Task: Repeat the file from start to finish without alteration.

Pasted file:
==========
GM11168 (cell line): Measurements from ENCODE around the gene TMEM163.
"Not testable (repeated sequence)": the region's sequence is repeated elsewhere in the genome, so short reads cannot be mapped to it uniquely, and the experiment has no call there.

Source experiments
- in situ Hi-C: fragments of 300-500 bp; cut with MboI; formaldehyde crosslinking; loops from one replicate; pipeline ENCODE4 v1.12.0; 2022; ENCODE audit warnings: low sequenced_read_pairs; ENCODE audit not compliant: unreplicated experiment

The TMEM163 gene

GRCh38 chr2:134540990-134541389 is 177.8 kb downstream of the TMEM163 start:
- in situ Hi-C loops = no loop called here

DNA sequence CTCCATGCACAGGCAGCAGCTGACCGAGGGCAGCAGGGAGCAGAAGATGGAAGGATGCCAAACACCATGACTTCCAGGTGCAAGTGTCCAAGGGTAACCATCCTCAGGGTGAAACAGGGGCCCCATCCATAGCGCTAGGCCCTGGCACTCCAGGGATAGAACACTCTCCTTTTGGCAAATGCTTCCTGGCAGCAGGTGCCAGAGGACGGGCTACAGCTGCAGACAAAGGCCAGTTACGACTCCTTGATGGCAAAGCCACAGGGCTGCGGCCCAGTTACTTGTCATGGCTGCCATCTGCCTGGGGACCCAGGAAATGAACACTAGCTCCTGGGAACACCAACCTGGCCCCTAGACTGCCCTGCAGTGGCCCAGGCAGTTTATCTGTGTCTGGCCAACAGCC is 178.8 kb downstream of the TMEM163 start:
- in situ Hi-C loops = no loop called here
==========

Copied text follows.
GM11168 (cell line): Measurements from ENCODE around the gene TMEM163.
"Not testable (repeated sequence)": the region's sequence is repeated elsewhere in the genome, so short reads cannot be mapped to it uniquely, and the experiment has no call there.

Source experiments
- in situ Hi-C: fragments of 300-500 bp; cut with MboI; formaldehyde crosslinking; loops from one replicate; pipeline ENCODE4 v1.12.0; 2022; ENCODE audit warnings: low sequenced_read_pairs; ENCODE audit not compliant: unreplicated experiment

The TMEM163 gene

GRCh38 chr2:134540990-134541389 is 177.8 kb downstream of the TMEM163 start:
- in situ Hi-C loops = no loop called here

DNA sequence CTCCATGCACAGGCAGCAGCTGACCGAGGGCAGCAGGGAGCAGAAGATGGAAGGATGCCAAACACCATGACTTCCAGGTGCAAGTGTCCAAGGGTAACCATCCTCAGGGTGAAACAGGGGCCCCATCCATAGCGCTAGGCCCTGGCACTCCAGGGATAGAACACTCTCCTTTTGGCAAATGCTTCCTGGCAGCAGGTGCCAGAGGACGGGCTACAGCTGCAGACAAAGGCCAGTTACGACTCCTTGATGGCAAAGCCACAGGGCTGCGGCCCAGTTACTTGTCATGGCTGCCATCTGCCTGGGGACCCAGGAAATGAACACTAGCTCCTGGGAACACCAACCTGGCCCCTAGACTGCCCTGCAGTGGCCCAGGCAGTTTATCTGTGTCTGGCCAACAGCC is 178.8 kb downstream of the TMEM163 start:
- in situ Hi-C loops = no loop called here